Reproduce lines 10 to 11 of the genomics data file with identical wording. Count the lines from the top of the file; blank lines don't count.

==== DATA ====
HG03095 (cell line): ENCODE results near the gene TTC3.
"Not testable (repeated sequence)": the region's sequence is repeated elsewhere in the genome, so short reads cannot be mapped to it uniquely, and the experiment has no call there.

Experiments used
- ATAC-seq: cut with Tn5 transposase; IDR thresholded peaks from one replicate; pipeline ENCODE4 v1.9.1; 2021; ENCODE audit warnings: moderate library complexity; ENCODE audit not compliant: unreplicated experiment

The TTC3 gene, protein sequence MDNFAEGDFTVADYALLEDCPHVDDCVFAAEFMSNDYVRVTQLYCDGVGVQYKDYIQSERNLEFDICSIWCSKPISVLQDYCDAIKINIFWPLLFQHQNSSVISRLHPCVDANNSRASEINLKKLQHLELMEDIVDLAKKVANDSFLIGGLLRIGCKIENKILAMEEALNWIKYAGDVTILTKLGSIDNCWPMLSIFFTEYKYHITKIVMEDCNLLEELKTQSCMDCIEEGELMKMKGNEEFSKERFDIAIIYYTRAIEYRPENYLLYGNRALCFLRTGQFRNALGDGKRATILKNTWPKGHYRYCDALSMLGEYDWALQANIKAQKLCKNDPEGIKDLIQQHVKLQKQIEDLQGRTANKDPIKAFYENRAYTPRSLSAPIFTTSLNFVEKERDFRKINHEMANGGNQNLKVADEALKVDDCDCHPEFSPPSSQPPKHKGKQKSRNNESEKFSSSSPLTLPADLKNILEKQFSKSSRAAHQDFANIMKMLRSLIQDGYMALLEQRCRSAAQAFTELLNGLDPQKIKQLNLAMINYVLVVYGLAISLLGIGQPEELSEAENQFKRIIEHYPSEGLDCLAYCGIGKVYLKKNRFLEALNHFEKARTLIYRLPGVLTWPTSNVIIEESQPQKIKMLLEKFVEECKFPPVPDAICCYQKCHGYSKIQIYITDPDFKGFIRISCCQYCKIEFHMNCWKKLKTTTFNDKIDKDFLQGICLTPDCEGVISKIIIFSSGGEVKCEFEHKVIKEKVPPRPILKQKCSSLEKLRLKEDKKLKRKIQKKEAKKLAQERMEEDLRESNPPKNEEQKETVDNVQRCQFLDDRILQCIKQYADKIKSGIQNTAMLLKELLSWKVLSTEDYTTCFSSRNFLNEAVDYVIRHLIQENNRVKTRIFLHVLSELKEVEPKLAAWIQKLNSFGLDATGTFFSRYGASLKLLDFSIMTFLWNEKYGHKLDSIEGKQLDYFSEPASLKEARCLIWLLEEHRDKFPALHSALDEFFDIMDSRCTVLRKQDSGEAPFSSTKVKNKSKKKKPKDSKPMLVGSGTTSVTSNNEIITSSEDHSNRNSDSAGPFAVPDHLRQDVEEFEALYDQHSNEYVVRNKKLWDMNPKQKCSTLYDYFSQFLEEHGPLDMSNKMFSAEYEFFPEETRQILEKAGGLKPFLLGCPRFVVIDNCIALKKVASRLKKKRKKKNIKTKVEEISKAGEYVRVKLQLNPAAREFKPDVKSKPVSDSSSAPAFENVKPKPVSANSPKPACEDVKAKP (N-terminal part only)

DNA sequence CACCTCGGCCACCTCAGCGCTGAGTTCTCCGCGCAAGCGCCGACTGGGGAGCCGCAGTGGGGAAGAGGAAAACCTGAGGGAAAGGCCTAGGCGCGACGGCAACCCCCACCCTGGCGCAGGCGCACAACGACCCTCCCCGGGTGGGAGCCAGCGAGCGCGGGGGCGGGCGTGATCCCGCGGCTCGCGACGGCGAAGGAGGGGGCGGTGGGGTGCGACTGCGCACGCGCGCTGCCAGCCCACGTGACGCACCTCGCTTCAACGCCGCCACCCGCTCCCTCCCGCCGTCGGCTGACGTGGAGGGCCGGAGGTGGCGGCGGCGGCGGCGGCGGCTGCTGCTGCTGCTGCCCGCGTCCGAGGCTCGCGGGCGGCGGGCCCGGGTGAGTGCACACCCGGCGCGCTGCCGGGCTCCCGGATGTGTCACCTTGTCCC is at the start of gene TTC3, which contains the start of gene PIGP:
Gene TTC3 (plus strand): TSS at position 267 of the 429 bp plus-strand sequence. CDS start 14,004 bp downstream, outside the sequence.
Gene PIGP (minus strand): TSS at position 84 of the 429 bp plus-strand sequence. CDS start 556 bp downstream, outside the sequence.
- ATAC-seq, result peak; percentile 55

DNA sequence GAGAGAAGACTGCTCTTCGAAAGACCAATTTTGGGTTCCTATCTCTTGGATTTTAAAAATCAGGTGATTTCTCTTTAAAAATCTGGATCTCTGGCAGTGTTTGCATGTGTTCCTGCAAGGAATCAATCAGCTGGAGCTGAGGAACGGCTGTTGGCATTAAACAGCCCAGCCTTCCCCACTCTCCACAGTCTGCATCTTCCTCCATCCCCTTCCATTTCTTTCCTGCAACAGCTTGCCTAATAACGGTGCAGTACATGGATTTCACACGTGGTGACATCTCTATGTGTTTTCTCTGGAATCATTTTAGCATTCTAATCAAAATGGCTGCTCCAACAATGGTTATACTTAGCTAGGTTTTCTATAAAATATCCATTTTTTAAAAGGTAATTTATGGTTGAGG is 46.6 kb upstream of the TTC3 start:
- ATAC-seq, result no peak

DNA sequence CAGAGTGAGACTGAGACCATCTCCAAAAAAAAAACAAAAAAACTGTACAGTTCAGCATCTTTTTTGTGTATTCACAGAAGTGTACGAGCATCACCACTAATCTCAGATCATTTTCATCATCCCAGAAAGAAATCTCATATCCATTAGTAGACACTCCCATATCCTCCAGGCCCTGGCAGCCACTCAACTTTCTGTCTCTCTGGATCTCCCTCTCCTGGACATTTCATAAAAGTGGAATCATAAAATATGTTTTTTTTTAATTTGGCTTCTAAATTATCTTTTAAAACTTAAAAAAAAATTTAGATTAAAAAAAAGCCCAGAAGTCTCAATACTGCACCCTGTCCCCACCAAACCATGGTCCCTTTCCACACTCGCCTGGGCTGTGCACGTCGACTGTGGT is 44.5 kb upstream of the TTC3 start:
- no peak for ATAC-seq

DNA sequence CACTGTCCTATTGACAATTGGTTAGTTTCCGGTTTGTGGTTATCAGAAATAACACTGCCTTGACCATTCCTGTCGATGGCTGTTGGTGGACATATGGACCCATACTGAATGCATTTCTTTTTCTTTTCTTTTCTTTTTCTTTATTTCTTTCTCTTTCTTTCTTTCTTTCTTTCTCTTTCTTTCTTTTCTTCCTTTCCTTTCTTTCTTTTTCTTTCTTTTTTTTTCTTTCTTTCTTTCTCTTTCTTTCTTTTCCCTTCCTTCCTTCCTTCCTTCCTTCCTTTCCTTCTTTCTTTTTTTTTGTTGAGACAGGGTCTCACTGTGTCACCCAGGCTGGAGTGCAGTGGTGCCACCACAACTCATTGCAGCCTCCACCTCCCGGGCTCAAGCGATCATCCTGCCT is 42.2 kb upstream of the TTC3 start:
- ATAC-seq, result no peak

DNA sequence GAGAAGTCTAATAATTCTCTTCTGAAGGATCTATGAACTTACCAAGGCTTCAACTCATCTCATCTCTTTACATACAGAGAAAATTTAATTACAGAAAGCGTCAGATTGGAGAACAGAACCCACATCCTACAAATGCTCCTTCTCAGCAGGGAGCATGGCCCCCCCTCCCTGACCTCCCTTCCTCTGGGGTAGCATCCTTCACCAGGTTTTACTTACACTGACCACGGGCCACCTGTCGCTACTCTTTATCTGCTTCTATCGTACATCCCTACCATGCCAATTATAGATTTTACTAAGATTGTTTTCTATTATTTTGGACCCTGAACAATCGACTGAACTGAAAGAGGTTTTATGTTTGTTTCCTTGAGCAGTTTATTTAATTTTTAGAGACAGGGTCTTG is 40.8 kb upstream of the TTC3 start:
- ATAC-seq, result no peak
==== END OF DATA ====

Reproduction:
DNA sequence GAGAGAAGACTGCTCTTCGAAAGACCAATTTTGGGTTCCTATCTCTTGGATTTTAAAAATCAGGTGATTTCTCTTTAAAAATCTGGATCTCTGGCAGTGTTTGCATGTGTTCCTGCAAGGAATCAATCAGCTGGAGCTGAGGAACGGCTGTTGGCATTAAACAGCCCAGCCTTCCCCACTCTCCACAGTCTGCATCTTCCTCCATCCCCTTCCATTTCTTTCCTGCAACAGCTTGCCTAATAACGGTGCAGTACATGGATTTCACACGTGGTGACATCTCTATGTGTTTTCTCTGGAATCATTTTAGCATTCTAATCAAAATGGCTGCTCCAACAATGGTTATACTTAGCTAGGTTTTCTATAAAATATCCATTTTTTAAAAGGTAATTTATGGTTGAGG is 46.6 kb upstream of the TTC3 start:
- ATAC-seq, result no peak